Gosh, I love this illustration by NC Wyeth. I really believe this is one of the finest examples of storytelling in illustration, taken from none other than Robert Louis Stevenson’s novel, Treasure Island. Let me give you a dissection of this brilliant illustration by one of America’s greatest illustrators.
Before you read on, take a moment to look at this illustration.
On its face, Wyeth resolves the issue of communicating the concept of blindness with a blindfold. Naturally, a blind man wouldn’t need a blindfold, but both the blindfold and a cane clearly make the statement the man is blind. It’s important to understand the visual language your audience knows, and use that visual language to communicate ideas to them. Also, this image takes place in the dark, but darkness is inconsequential to blindness. This is for the viewer; we see the darkness and understand what it is like to be blind.
Here we see Old Pew, a blind man, lost and groping in the darkness; searching for his lost hat, and his way back home. If you look carefully you’ll see that NC Wyeth moved the shadow twice, and eventually placed the shadow of the cane over the hat…it was a stoke of genius. I don’t think this was his original intent — as the painting seems to indicate — but it’s a worthwhile reminder to keep ourselves engaged after the initial preliminary idea has been resolved. As Wyeth was painting this image he was still thinking on his feet, able to internalize the character and the moment in order to find better ways to tell this story. He was continually making adjustments.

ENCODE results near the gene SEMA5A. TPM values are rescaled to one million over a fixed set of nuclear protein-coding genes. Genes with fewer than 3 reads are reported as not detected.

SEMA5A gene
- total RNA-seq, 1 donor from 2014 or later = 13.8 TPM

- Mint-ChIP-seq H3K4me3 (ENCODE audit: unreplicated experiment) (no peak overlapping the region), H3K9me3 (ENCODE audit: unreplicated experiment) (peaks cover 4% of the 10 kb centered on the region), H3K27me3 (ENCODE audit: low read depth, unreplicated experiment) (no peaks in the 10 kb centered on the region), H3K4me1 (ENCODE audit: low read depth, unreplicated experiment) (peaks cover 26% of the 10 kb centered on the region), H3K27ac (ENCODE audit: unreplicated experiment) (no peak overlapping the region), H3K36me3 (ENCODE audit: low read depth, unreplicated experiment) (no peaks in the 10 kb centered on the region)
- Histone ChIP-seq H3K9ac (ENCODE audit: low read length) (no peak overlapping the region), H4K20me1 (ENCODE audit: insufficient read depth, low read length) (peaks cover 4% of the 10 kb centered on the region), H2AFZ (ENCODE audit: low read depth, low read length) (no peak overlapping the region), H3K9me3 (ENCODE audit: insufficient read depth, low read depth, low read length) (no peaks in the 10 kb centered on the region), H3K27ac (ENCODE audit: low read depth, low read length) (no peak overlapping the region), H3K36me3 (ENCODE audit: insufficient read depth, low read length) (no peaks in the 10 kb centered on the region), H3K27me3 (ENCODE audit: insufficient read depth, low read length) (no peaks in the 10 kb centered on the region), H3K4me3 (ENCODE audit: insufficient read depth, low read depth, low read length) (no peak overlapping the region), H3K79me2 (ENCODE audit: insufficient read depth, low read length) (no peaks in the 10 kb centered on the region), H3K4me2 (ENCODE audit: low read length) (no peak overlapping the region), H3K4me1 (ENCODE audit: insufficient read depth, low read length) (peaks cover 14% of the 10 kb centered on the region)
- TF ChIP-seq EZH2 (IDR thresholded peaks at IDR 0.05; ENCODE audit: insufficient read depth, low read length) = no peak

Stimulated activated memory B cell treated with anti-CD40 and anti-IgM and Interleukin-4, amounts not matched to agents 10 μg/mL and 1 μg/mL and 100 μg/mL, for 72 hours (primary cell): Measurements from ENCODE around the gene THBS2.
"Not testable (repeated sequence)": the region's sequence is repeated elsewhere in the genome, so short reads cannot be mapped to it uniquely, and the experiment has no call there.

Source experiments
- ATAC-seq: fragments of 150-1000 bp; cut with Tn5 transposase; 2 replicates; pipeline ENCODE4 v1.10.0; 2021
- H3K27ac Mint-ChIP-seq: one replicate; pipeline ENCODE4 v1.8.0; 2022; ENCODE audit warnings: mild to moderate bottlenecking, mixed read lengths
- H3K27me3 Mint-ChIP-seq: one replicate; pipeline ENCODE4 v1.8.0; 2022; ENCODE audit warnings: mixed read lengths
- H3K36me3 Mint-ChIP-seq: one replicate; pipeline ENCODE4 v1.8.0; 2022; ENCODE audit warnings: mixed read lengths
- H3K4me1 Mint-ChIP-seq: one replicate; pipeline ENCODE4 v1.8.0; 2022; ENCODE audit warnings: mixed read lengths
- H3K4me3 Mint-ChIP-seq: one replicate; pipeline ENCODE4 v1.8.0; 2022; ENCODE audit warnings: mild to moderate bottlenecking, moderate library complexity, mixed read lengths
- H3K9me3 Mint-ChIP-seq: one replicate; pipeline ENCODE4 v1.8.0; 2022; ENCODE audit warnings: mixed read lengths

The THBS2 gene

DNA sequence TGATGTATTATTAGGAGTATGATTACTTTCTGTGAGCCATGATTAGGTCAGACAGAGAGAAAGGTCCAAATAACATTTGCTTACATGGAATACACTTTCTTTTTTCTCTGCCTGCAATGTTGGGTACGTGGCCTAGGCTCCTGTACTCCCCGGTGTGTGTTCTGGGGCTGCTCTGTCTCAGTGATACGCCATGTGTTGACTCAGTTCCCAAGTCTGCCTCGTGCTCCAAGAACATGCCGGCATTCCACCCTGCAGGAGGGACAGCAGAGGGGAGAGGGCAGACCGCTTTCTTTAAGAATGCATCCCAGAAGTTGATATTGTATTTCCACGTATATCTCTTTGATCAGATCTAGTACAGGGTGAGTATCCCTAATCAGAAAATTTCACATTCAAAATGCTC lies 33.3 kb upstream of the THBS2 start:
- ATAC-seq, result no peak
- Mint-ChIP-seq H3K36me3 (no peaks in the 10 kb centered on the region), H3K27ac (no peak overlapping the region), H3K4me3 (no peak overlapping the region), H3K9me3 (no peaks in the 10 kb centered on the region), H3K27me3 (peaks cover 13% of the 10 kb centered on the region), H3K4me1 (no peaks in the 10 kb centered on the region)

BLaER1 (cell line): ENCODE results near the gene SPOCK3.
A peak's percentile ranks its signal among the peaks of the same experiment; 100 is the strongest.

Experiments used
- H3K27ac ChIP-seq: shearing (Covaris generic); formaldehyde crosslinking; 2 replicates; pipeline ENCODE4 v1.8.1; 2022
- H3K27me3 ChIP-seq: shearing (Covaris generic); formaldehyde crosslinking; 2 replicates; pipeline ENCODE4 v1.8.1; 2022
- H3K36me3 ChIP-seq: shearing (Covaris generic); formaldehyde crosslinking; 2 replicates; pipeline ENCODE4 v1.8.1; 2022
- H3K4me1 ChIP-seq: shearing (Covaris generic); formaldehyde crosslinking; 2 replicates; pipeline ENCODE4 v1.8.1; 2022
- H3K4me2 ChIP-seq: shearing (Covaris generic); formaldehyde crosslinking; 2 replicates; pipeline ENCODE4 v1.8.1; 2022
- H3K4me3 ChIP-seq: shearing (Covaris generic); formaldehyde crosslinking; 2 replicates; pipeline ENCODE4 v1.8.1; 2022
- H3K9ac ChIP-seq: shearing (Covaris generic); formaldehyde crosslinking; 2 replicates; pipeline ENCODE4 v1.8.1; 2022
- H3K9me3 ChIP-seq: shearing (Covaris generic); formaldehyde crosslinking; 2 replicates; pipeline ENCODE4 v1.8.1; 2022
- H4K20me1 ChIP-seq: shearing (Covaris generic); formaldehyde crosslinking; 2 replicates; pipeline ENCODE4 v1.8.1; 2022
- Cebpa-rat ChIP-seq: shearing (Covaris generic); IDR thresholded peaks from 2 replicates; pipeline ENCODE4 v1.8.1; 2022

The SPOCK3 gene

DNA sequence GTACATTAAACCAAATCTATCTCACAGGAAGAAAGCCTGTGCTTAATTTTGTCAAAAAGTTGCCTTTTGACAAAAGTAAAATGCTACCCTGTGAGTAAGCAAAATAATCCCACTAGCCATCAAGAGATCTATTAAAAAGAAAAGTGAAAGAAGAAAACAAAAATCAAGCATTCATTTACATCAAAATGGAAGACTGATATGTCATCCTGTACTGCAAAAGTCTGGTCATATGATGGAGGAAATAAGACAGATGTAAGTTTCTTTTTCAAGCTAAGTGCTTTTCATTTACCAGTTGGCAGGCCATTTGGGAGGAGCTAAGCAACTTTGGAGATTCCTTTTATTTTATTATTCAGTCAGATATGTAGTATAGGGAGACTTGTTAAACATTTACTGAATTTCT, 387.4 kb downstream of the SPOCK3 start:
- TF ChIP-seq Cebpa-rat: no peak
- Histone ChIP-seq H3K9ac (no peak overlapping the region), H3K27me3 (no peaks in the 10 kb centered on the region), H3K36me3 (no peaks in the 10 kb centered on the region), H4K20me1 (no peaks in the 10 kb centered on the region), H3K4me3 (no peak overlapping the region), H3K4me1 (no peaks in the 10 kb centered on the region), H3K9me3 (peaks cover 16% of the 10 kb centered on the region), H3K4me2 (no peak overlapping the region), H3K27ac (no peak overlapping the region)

Now, the illustration brilliantly captures a moment in the story of Treasure Island, but also finds an eternal truth that all of us can relate to. That’s what all great storytellers do. The illustration is about Treasure Island, but NC Wyeth is making a statement about the human condition. He’s talking about you and me! In this way, Wyeth is not only saying something about the character in the story, but also engaging with the audience at an emotional level. We relate to the character Old Pew, and as a result we’re drawn into this story.
In metaphor, Wyeth is saying we are like Old Pew. In our quest to understand the world around us, we venture out and get lost in the darkness of the unknown, and can’t find our way back home. We lose our way, and in doing so we lose bits of ourselves (hat). And this frightens us. We’re left groping around like a blind man, reaching into the darkness … yet feeling nothing. His fingers reach out in to the sky (breaking the horizon line); but even the stars are just out of reach.
We probe the darkness with our cane (the shadow of the cane touches the hat), but it is of no avail. We unknowingly come close to discovering the truth as we poke and prod, but are completely unaware of how close to the truth we actually come. The cane that supports us, now fails us. The hat remains out of reach.
Curiously, Old Pew is enveloped in his cloak, but the darkness of the cloak is swallowing him up, just as the darkness swallows him. He is a frightened man being devoured by darkness!
The house is home, and it is the lightest part of this image (the vanishing points lead us to the home), yet Pew faces away from the house, ergo facing outside the borders of the illustration. He’s reaching out into our world, begging us to help him!
Cleverly, Wyeth positions Pew’s silhouette over the home, telling us Pew may believe himself to be lost but he never really left…he’s still connected to the home. Various paths, lead us back to the house, but Pew can’t find them. Even the shadow of his silhouette points directly to the path back home.
This is a tragic illustration by NC Wyeth, pointing to our own folly as we fumble in the darkness of the unknown. Old Pew is forever trapped in this moment, just as we’re trapped, lost and fearful. As we relate to the character of Old Pew at an emotional level, NC Wyeth draws us deeper into the story.